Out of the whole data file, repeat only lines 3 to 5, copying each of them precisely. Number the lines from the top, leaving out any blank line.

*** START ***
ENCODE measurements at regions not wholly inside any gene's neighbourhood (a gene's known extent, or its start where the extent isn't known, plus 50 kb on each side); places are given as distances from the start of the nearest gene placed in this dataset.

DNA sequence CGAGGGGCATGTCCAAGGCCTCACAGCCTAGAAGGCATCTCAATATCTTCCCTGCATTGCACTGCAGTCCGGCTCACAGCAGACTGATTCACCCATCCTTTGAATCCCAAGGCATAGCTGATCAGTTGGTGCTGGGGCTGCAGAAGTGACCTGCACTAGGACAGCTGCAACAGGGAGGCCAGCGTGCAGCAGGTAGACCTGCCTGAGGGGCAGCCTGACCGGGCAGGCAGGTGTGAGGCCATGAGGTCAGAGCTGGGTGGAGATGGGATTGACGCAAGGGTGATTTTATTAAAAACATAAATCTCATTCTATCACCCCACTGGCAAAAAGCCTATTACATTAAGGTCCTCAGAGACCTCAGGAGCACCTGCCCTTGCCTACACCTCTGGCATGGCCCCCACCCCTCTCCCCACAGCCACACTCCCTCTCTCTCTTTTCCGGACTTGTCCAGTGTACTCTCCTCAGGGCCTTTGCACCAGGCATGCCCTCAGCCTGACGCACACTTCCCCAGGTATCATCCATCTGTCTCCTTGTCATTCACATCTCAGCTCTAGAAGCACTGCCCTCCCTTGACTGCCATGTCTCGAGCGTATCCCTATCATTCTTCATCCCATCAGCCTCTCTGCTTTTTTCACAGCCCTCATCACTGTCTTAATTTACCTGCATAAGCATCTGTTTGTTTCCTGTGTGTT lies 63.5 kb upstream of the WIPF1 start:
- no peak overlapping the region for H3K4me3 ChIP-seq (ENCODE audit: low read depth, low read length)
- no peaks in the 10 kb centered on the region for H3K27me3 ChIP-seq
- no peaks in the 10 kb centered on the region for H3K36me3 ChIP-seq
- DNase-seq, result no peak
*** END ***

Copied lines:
- no peak overlapping the region for H3K4me3 ChIP-seq (ENCODE audit: low read depth, low read length)
- no peaks in the 10 kb centered on the region for H3K27me3 ChIP-seq
- no peaks in the 10 kb centered on the region for H3K36me3 ChIP-seq